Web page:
Water skiing is in his blood
He was just two years old when he took up the sport and now Robert Hazelwood has his sights firmly set on becoming a world champion, Kate Chapman reports.
The 20-year-old, who lives and trains in Lincoln, already has a raft of junior titles to his name and now, as he prepares to move up to compete in the U21 category and on the pro-circuit, he is determined to win even more.
And there’s no doubting he will do well, for his family is renowned in the water skiing world – his cousin, Will Asher is a two-time world champion, while his uncle Mike Hazelwood is a three-time world record holder and winner of four world titles.
“I’ve grown up around water skiing,” says Rob, who trains at Hazelwood Ski World during the British summer months and overseas in winter.
“It’s always been a big part of my life. Going back to the 1970s, my grandfather built a lake out of some gravel pits so my uncle had somewhere to train and the whole family loved it – I guess you could say it’s in my blood!
“I was just 2 when I first started, not long after I’d started walking and straight away I was hooked.
“I didn’t really know if I was any good until I started doing a few competitions but following an early one, when I came third overall, I remember thinking ‘I really quite like this!’
“I can’t get enough of the feeling of when you get out there on water. When you stand on it and then when you’re travelling across it, going 60 and 70mph because of your own force. You never know exactly what is going to happen next.”
Water skiing consists of three elements: slalom, where competitors ski around a series of buoys; jump, where they must jump as far as possible with distances reaching beyond 60 and 70m; and tricks, which involves performing a series of fast and furious flips and summersaults during two twenty-second passes.
All three disciplines combine to make an overall event too and Rob, who attended The Priory Academy LSST, competes in all of them but favours the slalom.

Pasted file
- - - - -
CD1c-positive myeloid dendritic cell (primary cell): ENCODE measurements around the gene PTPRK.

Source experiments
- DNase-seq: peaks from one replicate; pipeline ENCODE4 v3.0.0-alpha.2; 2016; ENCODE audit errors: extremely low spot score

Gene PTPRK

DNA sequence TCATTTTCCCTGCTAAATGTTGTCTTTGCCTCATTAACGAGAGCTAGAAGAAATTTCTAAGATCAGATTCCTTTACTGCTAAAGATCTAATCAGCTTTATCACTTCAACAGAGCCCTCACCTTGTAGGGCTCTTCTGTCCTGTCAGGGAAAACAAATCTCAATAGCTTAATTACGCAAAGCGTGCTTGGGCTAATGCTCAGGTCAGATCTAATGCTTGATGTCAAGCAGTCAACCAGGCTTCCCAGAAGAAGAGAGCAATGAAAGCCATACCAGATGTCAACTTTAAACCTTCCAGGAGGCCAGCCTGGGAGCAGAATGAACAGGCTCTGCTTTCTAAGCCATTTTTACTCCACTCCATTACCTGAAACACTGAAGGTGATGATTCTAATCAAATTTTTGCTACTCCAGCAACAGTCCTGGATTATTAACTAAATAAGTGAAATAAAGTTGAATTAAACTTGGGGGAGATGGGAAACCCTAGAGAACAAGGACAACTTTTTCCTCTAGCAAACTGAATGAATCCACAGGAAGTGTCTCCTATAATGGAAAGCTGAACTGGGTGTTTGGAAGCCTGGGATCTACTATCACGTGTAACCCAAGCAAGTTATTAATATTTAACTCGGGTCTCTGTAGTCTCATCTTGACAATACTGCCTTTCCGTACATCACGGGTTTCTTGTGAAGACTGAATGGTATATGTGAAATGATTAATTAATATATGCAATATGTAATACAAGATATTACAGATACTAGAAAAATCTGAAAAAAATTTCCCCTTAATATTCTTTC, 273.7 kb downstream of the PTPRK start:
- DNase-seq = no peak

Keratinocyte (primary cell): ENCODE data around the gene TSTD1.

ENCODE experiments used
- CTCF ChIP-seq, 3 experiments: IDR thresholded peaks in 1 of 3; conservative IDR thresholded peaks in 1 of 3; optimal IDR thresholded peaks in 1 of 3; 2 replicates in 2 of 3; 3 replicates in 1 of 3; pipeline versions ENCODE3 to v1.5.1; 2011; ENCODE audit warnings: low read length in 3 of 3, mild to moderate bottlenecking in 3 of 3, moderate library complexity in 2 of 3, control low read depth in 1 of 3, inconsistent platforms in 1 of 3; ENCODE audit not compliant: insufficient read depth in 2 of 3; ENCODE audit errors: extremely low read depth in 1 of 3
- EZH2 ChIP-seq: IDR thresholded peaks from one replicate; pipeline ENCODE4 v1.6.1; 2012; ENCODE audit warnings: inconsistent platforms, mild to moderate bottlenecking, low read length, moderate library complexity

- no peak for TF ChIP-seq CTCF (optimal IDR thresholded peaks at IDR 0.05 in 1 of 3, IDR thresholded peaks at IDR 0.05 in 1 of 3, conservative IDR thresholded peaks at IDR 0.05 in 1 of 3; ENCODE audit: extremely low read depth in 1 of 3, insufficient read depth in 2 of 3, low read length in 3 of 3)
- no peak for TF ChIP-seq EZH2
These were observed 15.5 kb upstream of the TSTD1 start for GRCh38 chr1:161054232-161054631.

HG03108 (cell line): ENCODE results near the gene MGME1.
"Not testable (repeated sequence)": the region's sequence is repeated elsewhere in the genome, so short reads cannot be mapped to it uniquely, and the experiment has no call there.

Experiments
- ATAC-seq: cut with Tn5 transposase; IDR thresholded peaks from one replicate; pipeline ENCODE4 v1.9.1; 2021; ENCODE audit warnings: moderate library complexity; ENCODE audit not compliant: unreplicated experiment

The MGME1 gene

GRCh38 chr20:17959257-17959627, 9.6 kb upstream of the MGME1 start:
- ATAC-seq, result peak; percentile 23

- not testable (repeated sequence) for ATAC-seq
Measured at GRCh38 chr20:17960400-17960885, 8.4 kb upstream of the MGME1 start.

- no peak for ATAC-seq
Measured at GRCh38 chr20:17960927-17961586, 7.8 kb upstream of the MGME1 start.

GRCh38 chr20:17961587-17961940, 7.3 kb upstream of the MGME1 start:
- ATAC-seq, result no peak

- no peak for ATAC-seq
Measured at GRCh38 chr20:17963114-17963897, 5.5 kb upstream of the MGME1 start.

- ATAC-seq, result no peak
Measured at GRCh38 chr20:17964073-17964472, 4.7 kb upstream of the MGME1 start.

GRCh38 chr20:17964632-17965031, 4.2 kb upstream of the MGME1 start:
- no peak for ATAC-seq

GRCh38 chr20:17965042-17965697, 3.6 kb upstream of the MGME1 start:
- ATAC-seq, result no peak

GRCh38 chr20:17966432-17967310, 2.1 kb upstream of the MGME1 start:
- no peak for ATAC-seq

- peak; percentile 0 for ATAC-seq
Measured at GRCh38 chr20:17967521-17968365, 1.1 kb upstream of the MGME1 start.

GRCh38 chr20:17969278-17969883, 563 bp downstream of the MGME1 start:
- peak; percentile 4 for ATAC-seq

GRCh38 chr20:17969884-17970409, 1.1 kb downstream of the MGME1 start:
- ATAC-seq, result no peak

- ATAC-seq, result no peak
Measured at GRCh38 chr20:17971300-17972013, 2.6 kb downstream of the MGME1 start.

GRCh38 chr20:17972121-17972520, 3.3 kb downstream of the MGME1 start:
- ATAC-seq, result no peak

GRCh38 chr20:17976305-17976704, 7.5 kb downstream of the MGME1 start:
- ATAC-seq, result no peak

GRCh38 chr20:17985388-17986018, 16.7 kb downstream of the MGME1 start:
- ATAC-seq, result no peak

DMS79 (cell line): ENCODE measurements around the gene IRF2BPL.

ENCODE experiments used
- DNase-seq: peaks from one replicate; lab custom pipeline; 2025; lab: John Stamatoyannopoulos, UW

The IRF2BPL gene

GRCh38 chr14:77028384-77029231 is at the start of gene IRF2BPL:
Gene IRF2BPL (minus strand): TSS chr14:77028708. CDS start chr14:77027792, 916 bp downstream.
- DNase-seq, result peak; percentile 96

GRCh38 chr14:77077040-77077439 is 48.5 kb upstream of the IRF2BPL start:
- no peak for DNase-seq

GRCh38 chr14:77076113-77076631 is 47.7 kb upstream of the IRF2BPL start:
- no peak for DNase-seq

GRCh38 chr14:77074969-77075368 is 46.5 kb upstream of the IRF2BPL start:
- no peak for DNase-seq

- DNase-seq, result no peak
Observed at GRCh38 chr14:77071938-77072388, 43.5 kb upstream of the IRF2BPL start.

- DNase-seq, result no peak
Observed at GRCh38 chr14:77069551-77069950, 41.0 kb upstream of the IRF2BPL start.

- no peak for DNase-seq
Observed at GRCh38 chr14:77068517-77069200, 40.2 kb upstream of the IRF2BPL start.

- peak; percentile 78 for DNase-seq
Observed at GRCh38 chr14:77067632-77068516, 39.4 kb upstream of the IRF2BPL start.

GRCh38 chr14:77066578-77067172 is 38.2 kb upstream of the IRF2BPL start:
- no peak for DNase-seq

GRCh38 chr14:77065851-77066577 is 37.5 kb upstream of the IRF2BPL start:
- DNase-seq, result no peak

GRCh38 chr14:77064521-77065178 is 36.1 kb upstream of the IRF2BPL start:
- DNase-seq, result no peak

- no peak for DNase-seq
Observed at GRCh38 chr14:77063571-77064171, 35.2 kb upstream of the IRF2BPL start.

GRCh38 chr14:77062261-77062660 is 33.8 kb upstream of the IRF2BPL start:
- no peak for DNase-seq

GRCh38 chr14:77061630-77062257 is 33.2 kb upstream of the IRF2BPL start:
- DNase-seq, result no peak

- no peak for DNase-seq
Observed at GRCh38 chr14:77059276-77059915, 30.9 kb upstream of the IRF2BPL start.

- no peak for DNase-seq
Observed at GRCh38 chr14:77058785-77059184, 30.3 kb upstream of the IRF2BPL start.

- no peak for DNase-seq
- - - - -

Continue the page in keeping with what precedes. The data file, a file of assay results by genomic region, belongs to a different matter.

Early success spurred him on to take the sport more seriously and encouraged by his parents, George and Flo, he took part in his first British nationals when he was 9.
The same year he travelled to France for his first overseas tournament against competitors from Italy, GB, France and Portugal, while his first European Championships came a couple of years later when he was 11.
In 2017 he won a gold medal in the slalom discipline at the Junior World Championships in Santiago, Chile, when he also came home with two bronze medals after finishing third in both the overall and team events.
Since then he has regularly competed on the British, European and world stage.
This year’s season has proved quite challenging after Rob ruptured his bicep during training when his arm went through the triangular hole of his handle and was pulled.
He was forced to take three months out while he recovered but still went on to claim overall fourth place in the U21 World Waterski Championships, in Canada, in June.
“It was disappointing as before my injury I’d had really good training. I was hoping to go and win the competition, but obviously this time it just didn’t happen for me,” he says.
“It was a shame. It was a nasty injury and not a very common one.”
So, what’s next for Rob? At the time of our chat he’s preparing for his last tournament of the year at the World Beach Games, in Qatar, on 14th October.
After some winter training in Chile he’s then hoping to make it to Australia in February for his first contest of 2020.
“It’s all about putting my name out there at the moment, securing some more sponsors and letting people know who I am,” says Rob, who also coaches junior water skiers.
“I am really lucky that my parents are very supportive, as are the rest of my family and coaches as well as my sponsors, which means I’m able to do this full-time.
“I love the challenges water skiing presents, but the people I have met through the sport are amazing too.
“And this year alone I’ve been lucky enough to travel to Malaysia, Ukraine, Canada, Chile and soon Qatar. The sport has a great community.
“I’ve always competed levels up from my actual age, so I’ve still got another year left competing at under 21, but there’s no Worlds next year, only European championships.
“I’m stepping up to do a few more tournaments on the pro circuit too.”
Rob trains on lakes, rather than open water, sometimes several times a day and includes gym work in his routine in the off-season months.
“You just have to keep training on the water – the more you train on it, the more you can get a feeling for it, and how your body responds to it,” he adds.
“I’ve been around the sport all my life, I’m confident about moving up to the next level but it can still be scary.
“I did my first pro final a while ago and went head to head with this other skier who I’ve been watching for years – I nearly got him, it was a great experience.
“It’s pretty surreal though, competing against all these people that I’ve been watching on YouTube for years but I’m really looking forward to it and giving it my best shot.
“It’s an amazing sport and my aim now is hopefully to follow in my cousin and uncle’s footsteps and become a world champion.”
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